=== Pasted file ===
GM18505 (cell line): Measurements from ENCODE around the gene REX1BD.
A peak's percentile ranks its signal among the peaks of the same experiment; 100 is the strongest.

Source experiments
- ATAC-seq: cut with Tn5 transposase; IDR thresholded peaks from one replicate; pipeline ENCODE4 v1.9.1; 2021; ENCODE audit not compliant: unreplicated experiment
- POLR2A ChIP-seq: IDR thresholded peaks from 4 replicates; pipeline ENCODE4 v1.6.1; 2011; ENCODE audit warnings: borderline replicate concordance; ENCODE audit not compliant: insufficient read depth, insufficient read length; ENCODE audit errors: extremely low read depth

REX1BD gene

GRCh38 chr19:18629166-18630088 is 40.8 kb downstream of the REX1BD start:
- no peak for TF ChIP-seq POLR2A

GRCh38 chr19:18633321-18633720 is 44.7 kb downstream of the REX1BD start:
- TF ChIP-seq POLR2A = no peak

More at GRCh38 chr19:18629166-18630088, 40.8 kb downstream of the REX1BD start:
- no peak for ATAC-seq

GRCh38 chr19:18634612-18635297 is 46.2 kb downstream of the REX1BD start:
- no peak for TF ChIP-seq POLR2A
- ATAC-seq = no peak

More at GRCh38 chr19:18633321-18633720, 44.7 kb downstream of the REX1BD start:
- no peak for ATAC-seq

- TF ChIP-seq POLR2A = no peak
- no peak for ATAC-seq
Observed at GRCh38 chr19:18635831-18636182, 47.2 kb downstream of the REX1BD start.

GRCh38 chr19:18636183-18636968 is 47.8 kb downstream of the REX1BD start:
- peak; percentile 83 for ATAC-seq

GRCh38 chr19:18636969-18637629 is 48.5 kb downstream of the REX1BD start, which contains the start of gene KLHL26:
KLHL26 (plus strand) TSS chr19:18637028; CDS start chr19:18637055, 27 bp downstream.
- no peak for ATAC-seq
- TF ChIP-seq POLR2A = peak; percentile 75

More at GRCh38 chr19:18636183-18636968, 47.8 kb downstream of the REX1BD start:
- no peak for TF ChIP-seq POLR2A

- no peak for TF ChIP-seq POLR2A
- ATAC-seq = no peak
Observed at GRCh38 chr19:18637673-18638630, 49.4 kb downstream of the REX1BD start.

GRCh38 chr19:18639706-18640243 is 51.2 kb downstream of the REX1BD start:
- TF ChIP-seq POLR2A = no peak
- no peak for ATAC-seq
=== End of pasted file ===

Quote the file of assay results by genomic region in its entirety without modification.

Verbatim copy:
GM18505 (cell line): Measurements from ENCODE around the gene REX1BD.
A peak's percentile ranks its signal among the peaks of the same experiment; 100 is the strongest.

Source experiments
- ATAC-seq: cut with Tn5 transposase; IDR thresholded peaks from one replicate; pipeline ENCODE4 v1.9.1; 2021; ENCODE audit not compliant: unreplicated experiment
- POLR2A ChIP-seq: IDR thresholded peaks from 4 replicates; pipeline ENCODE4 v1.6.1; 2011; ENCODE audit warnings: borderline replicate concordance; ENCODE audit not compliant: insufficient read depth, insufficient read length; ENCODE audit errors: extremely low read depth

REX1BD gene

GRCh38 chr19:18629166-18630088 is 40.8 kb downstream of the REX1BD start:
- no peak for TF ChIP-seq POLR2A

GRCh38 chr19:18633321-18633720 is 44.7 kb downstream of the REX1BD start:
- TF ChIP-seq POLR2A = no peak

More at GRCh38 chr19:18629166-18630088, 40.8 kb downstream of the REX1BD start:
- no peak for ATAC-seq

GRCh38 chr19:18634612-18635297 is 46.2 kb downstream of the REX1BD start:
- no peak for TF ChIP-seq POLR2A
- ATAC-seq = no peak

More at GRCh38 chr19:18633321-18633720, 44.7 kb downstream of the REX1BD start:
- no peak for ATAC-seq

- TF ChIP-seq POLR2A = no peak
- no peak for ATAC-seq
Observed at GRCh38 chr19:18635831-18636182, 47.2 kb downstream of the REX1BD start.

GRCh38 chr19:18636183-18636968 is 47.8 kb downstream of the REX1BD start:
- peak; percentile 83 for ATAC-seq

GRCh38 chr19:18636969-18637629 is 48.5 kb downstream of the REX1BD start, which contains the start of gene KLHL26:
KLHL26 (plus strand) TSS chr19:18637028; CDS start chr19:18637055, 27 bp downstream.
- no peak for ATAC-seq
- TF ChIP-seq POLR2A = peak; percentile 75

More at GRCh38 chr19:18636183-18636968, 47.8 kb downstream of the REX1BD start:
- no peak for TF ChIP-seq POLR2A

- no peak for TF ChIP-seq POLR2A
- ATAC-seq = no peak
Observed at GRCh38 chr19:18637673-18638630, 49.4 kb downstream of the REX1BD start.

GRCh38 chr19:18639706-18640243 is 51.2 kb downstream of the REX1BD start:
- TF ChIP-seq POLR2A = no peak
- no peak for ATAC-seq